Luis Casas, Business Growth Strategist at CIM, discusses their partnership with QICGRE to leverage data and building analytics to significantly reduce peak demand at Melbourne’s Eastland shopping centre during critical peak demand (CPD) periods.
Using the insights generated by CIM’s PEAK platform, QICGRE’s operations team optimised Eastland’s heating, ventilation and air-conditioning (HVAC) plant and equipment to facilitate a 15.4% combined demand reduction across the shopping centre on peak demand days. By doing so, QICGRE has been able to reduce the centre’s carbon footprint while also helping to alleviate pressure on the state electricity grid during times of extreme weather stress.
“QICGRE is continuously focused on facilitating efficiency opportunities presented to us by CIM that will impact positively on local communities and improve sustainability across our portfolio,” said Damien Stacy, QICGRE Portfolio Facilities Manager. “Since 2018, we’ve used PEAK to improve the operational performance of our portfolio of Australian centres, and now its database of real-time information about our assets is enabling us to set a new standard in critical peak demand management.”
QICGRE sources CPD information through AusNet Services, the Victorian transmission system operator, which encourages its largest energy consumers to reduce electricity use on five nominated peak days per year – typically the hottest days of the year, when the network is most under strain.
AusNet sends an SMS notification to its subscribers of an upcoming CPD day anytime between one day and one week in advance. To allow QICGRE to react quickly to this opportunity, CIM’s engineers analysed Eastland’s energy data and costs in the PEAK platform then pulled together a plan to further optimise existing plant and equipment at the centre during CPD periods.
“Unlike traditional peak demand tariffs, which are backwards looking, the critical peak demand model provides advance notice,” said Arghya Sen, Senior Systems Engineer at CIM. “This allows the use of advanced building analytics to plan and execute an effective demand reduction program that benefits the customer through lower demand charges, and the system by reducing peak demand at the time it is needed.”
Before moving forward with the plan, the team had to be certain any changes to mechanical equipment performance wouldn’t impact thermal comfort for retailers and visitors.
“We needed to fully understand the impacts on individual tenancies before we started optimising their set points,” said Stacy. “For example, a jewellery store with lots of lights and a very high heat load could be severely affected, compared to a dimly-lit female fashion store.
“Having already consolidated our energy, equipment and thermal comfort data in the PEAK platform, it took the CIM team a matter of days to understand the building usage and load patterns for Eastland, and recommend a control strategy that wouldn’t negatively impact thermal comfort,” said Stacy.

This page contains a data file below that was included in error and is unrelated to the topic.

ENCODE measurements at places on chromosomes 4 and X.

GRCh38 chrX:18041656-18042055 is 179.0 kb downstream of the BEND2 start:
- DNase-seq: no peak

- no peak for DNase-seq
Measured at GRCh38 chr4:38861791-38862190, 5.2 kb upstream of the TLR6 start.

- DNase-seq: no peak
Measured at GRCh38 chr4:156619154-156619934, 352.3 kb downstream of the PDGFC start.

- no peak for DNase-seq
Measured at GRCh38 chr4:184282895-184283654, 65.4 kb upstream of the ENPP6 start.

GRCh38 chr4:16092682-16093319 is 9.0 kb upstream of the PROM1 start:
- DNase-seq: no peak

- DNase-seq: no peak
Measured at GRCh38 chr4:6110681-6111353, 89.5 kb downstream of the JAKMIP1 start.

A cross functional team was pulled together including Eastland’s site operations representatives, building management system (BMS) contractors, CIM engineers and advisors from specialist energy consultants 1Circle to implement the agreed CPD reduction strategy.
Based on PEAK’s insights, the Eastland team successfully optimised the shopping centre’s plant and equipment on all five nominated days and improved tenant comfort, without any additional OPEX costs.
The drop in CPD energy use generated a 15.4% overall year-on-year reduction based on the five CPD days the previous year. By focusing on the centre’s mechanical equipment alone, including chillers, carpark exhausts and air handling units, the team delivered a 23.52% combined mechanical power year-on-year reduction compared to the same time a year earlier.
These efficiencies were tracked and reported in real-time using the PEAK dashboard, which facilitated a transparent and collaborative process for everyone involved.
“Without access to the granular data provided in PEAK, it would have been very difficult to roll out this process without potentially compromising tenant comfort,” said Stacy. “The data PEAK collected from all of our systems and equipment helped us to manage expectations, find the right opportunities and accurately measure building performance against our new targets on each CPD day.”
QICGRE and CIM are now using PEAK’s data-driven insights to replicate the operational efficiencies achieved at Eastland across QICGRE’s entire $12.5 billion Australian retail portfolio*.
“Coming up with site specific recommendations for other centres is very complicated without a data platform such as PEAK, which can show you how to manage the load properly to deliver desired outcomes,” said Sen. “We are working towards similar strategies for each centre by taking into consideration individual structures, building demands and load patterns for each asset.”
An element of this work involves configuring PEAK’s programmatic control algorithm feature so it can automatically write back to the BMS on CPD days, and make systematic overrides to equipment performance to optimise building energy use based on outside weather conditions. Successfully managing electricity loads at short notice on CPD days is one of the many outcomes QICGRE derives by applying a data-driven and proactive approach to its building operations.
“Slashing energy consumption when the electricity network is under pressure not only helps prevent blackouts across the region, it also reduces price volatility and helps meet short-term shortages of supply in a sustainable way,” said Sen. “We are proud to partner with QICGRE to help the company deliver on its commitment to achieving the best outcomes for its community, customers and shareholders.”
*As at 30 June 2020.